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Repurpose and Remake

Stan VanDerBeek, 'Violence Sonata', 1970. Courtesy StanVanDerBeek Estate
Stan VanDerBeek, The Colloquy of Mobiles, Pratchaya Phinthong, Sung Tieu, Chloé Delarue/TAFAA, Dana Liljegren on Ndary Lô, Vuth Lyno on the White Building
Stan VanDerBeek, ‘Violence Sonata’, 1970. Courtesy StanVanDerBeek Estate

By the 1970s, television had penetrated most homes in America, Europe and Japan. New forms of information circulation ushered in an age of new media that included telecommunications, telematics and cybernetic feedback. In parallel to this rapid spread, TV became a prime vector for the diffusion of violence. In Violence Sonata (1970), media artist and experimental film-maker Stan VanDerBeek uses TV as means by which violence impregnates the collective body to reflect on that same violence. The work, which involves video and live performance in a studio setting, intervenes in this violence that the artist described as ‘the digestive act of our inability to communicate’. ‘Man’s frustration at not being able to communicate with words leads him to violence’, said VanDerBeek. ‘Centuries of words have meant centuries of violence. We must explore all other ways to communicate if we hope to live non-violent lives.’ 01 To that end, the artist appropriated and expanded TV’s material apparatus to render it a site for the articulation of a language – informational and aesthetic – beyond words.

Aired on channels 2 and 44 of Boston’s WGBH TV on 12 January 1970 from 9 to 10pm, VanDerBeek defined Violence Sonata as ‘TV as an “information concert”; TV as a “sensory experience”; TV as a form of “pre-fab theatre”; TV as a psycho-drama and feedback’. 02 Already known for his experimental animation work and as a pioneer of Expanded Cinema – a term he coined – VanDerBeek was no stranger to forays into mass media and technology, having previously collaborated with computer scientist Ken Knowlton at Bell Labs, working with his BEFLIX (‘Bell Flicks’) computer language. 03 This work led to the series Poemfield (1966–71), bringing together experimental film, visual poetry and programming ‘conceived for use in VanDerBeek’s multi-screen installations and performances as well as for single channel projection’. 04 The search for a new formal language through novel technologies was entwined here with the exploration of the different social forms of installations, performances and screenings. And with Violence Sonata, this search could be taken to the level of what the artist referred to as the ‘city’s communal nervous system’. 5 Structured in three parts – man; man-to-man; man-to-woman – Violence Sonata unfolded on a TV studio set with an audience of about 300 people, 35mm film and slide projections, several TV monitors and a group of performers staging live actions (happening, drama, soap opera) in response to the real-time TV transmission. These two simultaneous live broadcasts, which included footage from newsreels, political events, sports, performances and animated collages by VanDerBeek, were processed by the artist using a range of techniques afforded by the WGBH equipment: image juxtapositions, fades, distortions and transitions that resulted in a large-scale intermedia, multisensory, multi-temporal, collage/ theatre piece, all via mass communication.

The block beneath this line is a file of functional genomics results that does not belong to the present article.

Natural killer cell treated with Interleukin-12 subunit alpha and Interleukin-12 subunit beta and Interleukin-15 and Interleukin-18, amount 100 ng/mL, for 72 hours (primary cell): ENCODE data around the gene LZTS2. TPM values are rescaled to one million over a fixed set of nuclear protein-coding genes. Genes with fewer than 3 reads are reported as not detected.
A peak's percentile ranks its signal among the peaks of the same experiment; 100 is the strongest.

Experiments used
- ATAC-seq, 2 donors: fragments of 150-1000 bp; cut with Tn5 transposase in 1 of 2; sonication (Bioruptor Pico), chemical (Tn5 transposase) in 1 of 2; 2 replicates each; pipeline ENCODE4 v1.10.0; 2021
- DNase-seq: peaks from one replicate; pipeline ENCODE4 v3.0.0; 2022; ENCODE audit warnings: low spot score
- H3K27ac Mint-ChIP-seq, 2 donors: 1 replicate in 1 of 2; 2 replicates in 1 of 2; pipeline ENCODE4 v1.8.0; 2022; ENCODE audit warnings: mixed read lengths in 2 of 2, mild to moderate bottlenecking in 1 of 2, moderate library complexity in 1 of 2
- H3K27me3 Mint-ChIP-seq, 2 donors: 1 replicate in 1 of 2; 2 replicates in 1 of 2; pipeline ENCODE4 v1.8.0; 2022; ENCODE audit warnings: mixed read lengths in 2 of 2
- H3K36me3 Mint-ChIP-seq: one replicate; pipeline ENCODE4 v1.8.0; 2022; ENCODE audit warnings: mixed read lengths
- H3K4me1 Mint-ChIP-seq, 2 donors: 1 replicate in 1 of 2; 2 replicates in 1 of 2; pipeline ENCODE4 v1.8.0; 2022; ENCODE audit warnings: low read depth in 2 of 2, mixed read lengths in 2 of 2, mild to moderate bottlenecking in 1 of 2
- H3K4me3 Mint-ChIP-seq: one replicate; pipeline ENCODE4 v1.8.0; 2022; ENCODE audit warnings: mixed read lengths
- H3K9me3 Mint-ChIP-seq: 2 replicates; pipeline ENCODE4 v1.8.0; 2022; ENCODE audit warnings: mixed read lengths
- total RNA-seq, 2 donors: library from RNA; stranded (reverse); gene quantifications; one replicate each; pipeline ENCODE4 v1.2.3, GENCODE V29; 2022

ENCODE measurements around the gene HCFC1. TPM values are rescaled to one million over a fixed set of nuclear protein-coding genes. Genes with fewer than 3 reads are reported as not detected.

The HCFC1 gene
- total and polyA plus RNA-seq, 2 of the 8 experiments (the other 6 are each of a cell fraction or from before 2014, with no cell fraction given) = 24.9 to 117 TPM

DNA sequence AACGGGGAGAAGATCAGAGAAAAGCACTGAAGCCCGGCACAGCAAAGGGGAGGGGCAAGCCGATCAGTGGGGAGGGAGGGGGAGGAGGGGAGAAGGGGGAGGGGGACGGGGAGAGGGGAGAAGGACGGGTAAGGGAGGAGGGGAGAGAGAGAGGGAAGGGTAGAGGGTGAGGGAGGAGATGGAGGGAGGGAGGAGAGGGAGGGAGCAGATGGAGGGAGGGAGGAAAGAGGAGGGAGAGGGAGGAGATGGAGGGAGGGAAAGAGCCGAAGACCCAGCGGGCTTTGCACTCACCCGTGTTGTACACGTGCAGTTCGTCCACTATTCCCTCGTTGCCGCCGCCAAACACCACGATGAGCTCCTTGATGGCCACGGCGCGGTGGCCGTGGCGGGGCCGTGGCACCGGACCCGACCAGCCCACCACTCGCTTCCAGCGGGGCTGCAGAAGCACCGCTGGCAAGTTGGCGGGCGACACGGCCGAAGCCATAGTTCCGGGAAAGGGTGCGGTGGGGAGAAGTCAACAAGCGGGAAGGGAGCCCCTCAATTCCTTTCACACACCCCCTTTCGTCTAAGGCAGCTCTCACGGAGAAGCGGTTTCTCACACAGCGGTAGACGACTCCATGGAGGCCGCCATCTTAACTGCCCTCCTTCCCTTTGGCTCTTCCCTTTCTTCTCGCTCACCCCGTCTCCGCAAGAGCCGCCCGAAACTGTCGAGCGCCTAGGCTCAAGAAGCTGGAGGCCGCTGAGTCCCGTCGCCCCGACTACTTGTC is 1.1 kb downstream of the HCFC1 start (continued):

Stan VanDerBeek, ‘Violence Sonata’, 1970. Courtesy StanVanDerBeek Estate